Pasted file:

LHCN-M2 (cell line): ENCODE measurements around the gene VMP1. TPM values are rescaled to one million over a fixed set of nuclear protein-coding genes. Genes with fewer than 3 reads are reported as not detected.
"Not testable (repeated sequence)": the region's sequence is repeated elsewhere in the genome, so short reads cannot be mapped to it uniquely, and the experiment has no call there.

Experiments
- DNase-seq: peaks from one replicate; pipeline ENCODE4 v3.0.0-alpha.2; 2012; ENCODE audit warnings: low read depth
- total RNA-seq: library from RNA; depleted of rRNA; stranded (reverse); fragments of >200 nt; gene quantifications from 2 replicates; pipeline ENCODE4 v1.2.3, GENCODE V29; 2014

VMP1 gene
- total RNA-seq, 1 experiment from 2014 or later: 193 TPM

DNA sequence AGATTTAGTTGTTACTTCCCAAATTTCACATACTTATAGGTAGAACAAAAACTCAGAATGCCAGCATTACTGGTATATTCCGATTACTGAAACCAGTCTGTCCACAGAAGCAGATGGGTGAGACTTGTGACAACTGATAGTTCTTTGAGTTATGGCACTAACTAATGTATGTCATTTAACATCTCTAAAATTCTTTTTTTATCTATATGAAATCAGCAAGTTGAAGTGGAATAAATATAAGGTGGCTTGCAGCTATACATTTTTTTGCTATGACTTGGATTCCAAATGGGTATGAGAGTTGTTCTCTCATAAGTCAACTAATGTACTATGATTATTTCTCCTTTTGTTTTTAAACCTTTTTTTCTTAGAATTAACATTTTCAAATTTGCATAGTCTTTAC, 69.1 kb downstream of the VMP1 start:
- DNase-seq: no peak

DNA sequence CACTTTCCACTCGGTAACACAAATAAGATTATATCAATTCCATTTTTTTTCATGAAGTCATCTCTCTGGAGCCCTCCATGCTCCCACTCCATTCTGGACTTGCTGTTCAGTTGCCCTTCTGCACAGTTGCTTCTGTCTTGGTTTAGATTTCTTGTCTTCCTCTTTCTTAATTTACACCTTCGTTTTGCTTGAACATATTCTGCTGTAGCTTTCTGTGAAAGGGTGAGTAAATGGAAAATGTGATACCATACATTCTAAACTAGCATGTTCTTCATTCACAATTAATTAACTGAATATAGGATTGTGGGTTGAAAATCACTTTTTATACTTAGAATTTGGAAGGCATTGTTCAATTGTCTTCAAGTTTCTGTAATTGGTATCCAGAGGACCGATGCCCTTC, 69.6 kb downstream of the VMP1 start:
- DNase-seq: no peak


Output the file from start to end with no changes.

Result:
LHCN-M2 (cell line): ENCODE measurements around the gene VMP1. TPM values are rescaled to one million over a fixed set of nuclear protein-coding genes. Genes with fewer than 3 reads are reported as not detected.
"Not testable (repeated sequence)": the region's sequence is repeated elsewhere in the genome, so short reads cannot be mapped to it uniquely, and the experiment has no call there.

Experiments
- DNase-seq: peaks from one replicate; pipeline ENCODE4 v3.0.0-alpha.2; 2012; ENCODE audit warnings: low read depth
- total RNA-seq: library from RNA; depleted of rRNA; stranded (reverse); fragments of >200 nt; gene quantifications from 2 replicates; pipeline ENCODE4 v1.2.3, GENCODE V29; 2014

VMP1 gene
- total RNA-seq, 1 experiment from 2014 or later: 193 TPM

DNA sequence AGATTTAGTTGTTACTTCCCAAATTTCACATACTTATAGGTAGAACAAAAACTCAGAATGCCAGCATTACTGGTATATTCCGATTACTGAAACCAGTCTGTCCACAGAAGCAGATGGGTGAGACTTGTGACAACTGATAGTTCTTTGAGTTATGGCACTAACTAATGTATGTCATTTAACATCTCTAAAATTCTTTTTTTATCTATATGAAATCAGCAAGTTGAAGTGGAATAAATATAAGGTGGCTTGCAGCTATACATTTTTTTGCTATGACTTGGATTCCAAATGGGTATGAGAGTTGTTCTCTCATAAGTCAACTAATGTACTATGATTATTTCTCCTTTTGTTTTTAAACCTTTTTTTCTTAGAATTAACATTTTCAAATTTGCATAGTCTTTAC, 69.1 kb downstream of the VMP1 start:
- DNase-seq: no peak

DNA sequence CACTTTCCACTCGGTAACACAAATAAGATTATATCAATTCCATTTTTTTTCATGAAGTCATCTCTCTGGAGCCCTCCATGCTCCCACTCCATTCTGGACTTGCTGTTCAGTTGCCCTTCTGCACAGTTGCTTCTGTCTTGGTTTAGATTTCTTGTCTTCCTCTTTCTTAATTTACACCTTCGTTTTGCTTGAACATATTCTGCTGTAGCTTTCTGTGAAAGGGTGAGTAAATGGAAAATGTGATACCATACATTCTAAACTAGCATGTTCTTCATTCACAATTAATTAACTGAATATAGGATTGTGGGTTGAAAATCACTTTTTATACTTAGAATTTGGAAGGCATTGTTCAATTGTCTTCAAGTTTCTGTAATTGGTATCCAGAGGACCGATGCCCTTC, 69.6 kb downstream of the VMP1 start:
- DNase-seq: no peak